So it’s been an interesting start to 2013 for the state of MOOCs. First I want to reflect on the recent disaster at Coursera in a course entitled “Fundamentals of Online Education” in which the course was forced to close down after a series of unfortunate events. The irony of the failure of an online course about online teaching aside (oh the schadenfreude!), I agree with Debbie Morrison’s astute analysis of what happened over at her blog. (Be sure to read her great post “The MOOC honeymoon is over:three takeaways from the Coursera calamity.”
Right now I am also one of four instructors co-teaching an online course about designing and teaching online courses in the MAET program at Michigan State. I also had technical difficulties this week in our course that caused disruption. Of course it wasn’t to the tune of 40K students unable to access their course, but it was stressful nonetheless. My students are in the midst of weighing CMS system options, and will commit to one to design a course in for the rest of the semester in a few days. We do a weekly check-in with the students and here is what I wrote to them about the incident:
I don’t know about you, but it has been a busy week around 820 for me this past week. As some of you noted (and emailed me), ANGEL had a weird bug that broke many of the internal links. So any link to a PDF stored in ANGEL or to another part of the chapter just suddenly wouldn’t work. At first I thought I just did a bad job checking links, but a conversation with a colleague helped me realize that it wasn’t a problem isolated to our course. This is just one example of an unanticipated issue in teaching an online course that sometimes is beyond even the best planning. One of the things we do in 820 is we check all the links before the semester begins and again as we open each chapter. Even with those precautions, the links still were broken causing frustration to both the students and the instructors. As an instructor, I try to approach this by quickly responding to emails from students, to be as honest as I can about the problem, and work quickly with the CMS provider to resolve the issue.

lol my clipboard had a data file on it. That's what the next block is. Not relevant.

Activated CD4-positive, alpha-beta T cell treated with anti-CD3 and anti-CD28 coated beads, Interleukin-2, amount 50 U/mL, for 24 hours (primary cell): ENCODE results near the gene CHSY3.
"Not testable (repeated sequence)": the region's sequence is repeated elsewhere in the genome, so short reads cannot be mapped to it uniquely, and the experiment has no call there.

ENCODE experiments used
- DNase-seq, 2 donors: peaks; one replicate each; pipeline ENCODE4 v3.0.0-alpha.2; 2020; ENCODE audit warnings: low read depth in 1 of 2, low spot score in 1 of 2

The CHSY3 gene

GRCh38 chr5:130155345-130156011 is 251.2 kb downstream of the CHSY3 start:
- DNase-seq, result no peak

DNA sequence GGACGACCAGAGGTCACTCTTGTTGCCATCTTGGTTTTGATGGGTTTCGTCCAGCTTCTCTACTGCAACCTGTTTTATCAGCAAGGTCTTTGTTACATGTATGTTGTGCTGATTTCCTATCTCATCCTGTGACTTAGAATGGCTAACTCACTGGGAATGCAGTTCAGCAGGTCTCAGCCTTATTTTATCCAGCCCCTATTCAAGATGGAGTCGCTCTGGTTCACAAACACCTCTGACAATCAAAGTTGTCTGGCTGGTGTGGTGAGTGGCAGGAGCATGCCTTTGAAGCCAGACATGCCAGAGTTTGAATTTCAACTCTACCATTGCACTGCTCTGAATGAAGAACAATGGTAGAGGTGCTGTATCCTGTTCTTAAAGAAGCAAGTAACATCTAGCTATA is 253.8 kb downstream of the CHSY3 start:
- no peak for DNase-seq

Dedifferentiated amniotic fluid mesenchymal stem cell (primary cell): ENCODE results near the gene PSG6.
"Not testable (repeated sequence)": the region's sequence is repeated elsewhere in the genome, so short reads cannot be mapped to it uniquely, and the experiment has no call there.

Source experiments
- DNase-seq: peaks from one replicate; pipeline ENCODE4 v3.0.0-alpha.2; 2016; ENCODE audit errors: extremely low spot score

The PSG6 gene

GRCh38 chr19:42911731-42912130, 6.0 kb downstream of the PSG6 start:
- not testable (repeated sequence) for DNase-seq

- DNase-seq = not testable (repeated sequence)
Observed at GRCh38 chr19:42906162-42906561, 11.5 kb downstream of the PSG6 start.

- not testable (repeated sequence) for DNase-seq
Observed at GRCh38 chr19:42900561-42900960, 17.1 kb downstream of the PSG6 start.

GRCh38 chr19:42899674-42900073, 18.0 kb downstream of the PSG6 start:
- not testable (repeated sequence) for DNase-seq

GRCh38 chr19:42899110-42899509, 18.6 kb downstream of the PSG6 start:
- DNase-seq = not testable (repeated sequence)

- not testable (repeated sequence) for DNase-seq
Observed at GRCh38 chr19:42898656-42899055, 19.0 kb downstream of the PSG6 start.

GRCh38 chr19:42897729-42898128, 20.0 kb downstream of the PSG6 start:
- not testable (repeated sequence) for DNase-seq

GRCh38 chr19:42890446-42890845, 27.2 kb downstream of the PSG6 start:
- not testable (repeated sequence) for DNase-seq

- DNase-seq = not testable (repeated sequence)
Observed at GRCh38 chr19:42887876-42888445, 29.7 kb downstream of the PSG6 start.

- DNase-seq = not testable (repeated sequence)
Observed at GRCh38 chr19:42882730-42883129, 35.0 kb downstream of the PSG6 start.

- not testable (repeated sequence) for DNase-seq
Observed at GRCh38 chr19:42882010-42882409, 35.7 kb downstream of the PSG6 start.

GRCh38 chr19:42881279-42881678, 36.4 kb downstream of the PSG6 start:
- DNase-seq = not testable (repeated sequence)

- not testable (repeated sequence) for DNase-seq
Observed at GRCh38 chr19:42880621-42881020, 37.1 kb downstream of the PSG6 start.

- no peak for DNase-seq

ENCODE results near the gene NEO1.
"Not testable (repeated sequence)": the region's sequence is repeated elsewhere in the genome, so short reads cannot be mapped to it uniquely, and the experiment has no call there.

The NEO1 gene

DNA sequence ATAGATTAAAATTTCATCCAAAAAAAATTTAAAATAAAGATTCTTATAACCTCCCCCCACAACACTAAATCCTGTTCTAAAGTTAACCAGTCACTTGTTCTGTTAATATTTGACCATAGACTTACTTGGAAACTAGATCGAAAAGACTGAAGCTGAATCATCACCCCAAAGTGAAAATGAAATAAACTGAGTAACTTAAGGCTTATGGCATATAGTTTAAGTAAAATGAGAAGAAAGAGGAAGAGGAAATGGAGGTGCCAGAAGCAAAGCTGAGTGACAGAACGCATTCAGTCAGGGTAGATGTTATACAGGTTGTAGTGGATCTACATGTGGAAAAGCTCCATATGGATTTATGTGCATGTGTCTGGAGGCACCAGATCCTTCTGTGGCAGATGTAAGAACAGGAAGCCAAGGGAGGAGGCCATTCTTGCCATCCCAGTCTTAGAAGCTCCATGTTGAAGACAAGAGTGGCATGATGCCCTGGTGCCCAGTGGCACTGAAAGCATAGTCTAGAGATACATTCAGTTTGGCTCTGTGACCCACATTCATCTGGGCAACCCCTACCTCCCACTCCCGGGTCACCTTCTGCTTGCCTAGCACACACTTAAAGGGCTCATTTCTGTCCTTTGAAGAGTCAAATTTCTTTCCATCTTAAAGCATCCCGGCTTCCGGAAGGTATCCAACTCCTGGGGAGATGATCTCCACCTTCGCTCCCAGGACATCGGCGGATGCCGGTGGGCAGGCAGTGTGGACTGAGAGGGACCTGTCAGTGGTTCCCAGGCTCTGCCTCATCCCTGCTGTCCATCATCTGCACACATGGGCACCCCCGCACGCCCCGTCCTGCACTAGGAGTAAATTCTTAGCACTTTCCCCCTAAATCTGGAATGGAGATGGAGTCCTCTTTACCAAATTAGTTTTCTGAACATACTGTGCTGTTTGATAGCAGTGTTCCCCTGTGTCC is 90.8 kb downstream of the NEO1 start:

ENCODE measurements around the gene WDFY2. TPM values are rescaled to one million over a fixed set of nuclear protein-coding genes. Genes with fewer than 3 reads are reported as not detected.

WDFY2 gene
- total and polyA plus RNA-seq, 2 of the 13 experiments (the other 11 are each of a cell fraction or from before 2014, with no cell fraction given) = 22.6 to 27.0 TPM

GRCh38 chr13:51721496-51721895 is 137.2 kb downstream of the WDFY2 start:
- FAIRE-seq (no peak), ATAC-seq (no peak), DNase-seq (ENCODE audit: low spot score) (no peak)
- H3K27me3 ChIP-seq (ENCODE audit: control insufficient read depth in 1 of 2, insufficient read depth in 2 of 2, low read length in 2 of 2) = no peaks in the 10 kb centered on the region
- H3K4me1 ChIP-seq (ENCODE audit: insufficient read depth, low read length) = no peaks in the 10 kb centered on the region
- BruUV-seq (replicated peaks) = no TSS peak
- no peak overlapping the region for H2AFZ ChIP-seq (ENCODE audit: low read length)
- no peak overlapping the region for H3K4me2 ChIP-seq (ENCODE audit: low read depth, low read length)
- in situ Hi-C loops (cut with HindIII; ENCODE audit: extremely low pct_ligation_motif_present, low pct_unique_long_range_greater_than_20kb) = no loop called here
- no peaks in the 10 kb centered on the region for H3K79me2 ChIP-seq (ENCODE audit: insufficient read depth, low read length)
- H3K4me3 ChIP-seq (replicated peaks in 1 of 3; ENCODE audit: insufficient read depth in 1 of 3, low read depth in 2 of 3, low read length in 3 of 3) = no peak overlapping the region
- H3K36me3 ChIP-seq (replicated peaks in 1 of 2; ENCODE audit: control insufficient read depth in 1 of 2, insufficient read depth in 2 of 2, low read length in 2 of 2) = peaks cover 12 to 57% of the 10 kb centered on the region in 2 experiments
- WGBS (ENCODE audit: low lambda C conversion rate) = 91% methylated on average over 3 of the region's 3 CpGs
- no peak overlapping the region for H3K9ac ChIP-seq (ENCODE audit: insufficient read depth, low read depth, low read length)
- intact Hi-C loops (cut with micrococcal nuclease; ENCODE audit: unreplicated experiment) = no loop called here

There is a lesson in the “Week of Broken Links” as you go forward and choose a CMS: there is no “perfect” CMS out there. They all have their problems and hiccups no matter how well we plan. I have found this to be true for face-to-face teaching as well (how many perfect lesson plans did I have interrupted by unexpected fire drills or other disruptions?). As teachers and instructors, we know we have to be ready to be flexible and we just try to do our best with what we have.
As institutions weigh whether or not they decide to wade into the swift waters of MOOC development (and subsequently whether to partner with Coursera), I think the lesson remains the same. There is no perfect system. Things will break. An instructor will think they have planned well when they haven’t. There are always risks with something new.
I see the Coursera disaster as one part a failure of online teaching pedagogy in large as well as a problem with failing to anticipate issues that the scale of a MOOC brings (and I don’t mean to conflate MOOCs with online teaching, because they aren’t necessarily the same animal). What works with 40 students online will not work the same with 40, 000 students online. If 10% of your students don’t understand something in a class of 40, you deal with 4 students and doesn’t seem to be that big of a deal. With 40,000 even 1% of students not understanding becomes an unmanageable issue from the perspective of the instructor.
Finally, I am tired of hearing that it is possible to learn/teach EVERYTHING in the MOOC format. Even in face-to-face courses, we don’t employ the same pedagogical strategies to different content, or even the same format to different content. If we are doing a really good job, we are integrating our technology choices, our pedagogy, and our content (see TPACK –now with bonus badges!). For instance, we wouldn’t want to teach someone to play the piano in a lecture of 400 students. That would be ridiculous and noisy. Are we finally reaching some point of clarity that the MOOC is not the right venue for every type of learning? Can’t it be okay that a MOOC isn’t right for every type of learning? I just struggle with the pro-MOOC rhetoric that sees all learning as possible in this one, quite narrow format. While I see there are lots of possibilities for innovation, I also see that there are some learning experiences better facilitated through other, non-MOOC formats.